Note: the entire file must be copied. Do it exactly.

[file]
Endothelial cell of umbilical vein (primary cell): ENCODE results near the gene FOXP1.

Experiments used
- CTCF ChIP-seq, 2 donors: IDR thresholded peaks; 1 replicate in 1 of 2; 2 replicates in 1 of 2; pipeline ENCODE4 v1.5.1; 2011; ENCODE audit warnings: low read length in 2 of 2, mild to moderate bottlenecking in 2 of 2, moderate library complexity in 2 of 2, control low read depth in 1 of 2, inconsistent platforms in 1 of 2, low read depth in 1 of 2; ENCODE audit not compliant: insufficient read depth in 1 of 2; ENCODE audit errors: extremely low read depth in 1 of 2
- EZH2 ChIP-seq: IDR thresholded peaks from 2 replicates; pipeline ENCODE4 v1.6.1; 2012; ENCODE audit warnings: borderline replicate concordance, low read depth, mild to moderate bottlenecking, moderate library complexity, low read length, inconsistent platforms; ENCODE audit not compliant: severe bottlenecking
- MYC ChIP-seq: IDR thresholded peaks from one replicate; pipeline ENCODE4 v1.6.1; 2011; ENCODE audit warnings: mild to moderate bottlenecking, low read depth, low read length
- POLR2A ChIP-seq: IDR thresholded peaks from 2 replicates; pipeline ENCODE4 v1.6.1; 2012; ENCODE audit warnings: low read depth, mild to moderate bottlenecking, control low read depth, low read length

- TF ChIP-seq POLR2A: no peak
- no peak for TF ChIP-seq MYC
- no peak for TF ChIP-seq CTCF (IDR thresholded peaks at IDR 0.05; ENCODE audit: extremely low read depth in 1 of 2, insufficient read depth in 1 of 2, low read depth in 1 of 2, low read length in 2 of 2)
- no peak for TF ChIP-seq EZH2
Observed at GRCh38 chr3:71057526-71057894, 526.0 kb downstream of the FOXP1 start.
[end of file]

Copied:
Endothelial cell of umbilical vein (primary cell): ENCODE results near the gene FOXP1.

Experiments used
- CTCF ChIP-seq, 2 donors: IDR thresholded peaks; 1 replicate in 1 of 2; 2 replicates in 1 of 2; pipeline ENCODE4 v1.5.1; 2011; ENCODE audit warnings: low read length in 2 of 2, mild to moderate bottlenecking in 2 of 2, moderate library complexity in 2 of 2, control low read depth in 1 of 2, inconsistent platforms in 1 of 2, low read depth in 1 of 2; ENCODE audit not compliant: insufficient read depth in 1 of 2; ENCODE audit errors: extremely low read depth in 1 of 2
- EZH2 ChIP-seq: IDR thresholded peaks from 2 replicates; pipeline ENCODE4 v1.6.1; 2012; ENCODE audit warnings: borderline replicate concordance, low read depth, mild to moderate bottlenecking, moderate library complexity, low read length, inconsistent platforms; ENCODE audit not compliant: severe bottlenecking
- MYC ChIP-seq: IDR thresholded peaks from one replicate; pipeline ENCODE4 v1.6.1; 2011; ENCODE audit warnings: mild to moderate bottlenecking, low read depth, low read length
- POLR2A ChIP-seq: IDR thresholded peaks from 2 replicates; pipeline ENCODE4 v1.6.1; 2012; ENCODE audit warnings: low read depth, mild to moderate bottlenecking, control low read depth, low read length

- TF ChIP-seq POLR2A: no peak
- no peak for TF ChIP-seq MYC
- no peak for TF ChIP-seq CTCF (IDR thresholded peaks at IDR 0.05; ENCODE audit: extremely low read depth in 1 of 2, insufficient read depth in 1 of 2, low read depth in 1 of 2, low read length in 2 of 2)
- no peak for TF ChIP-seq EZH2
Observed at GRCh38 chr3:71057526-71057894, 526.0 kb downstream of the FOXP1 start.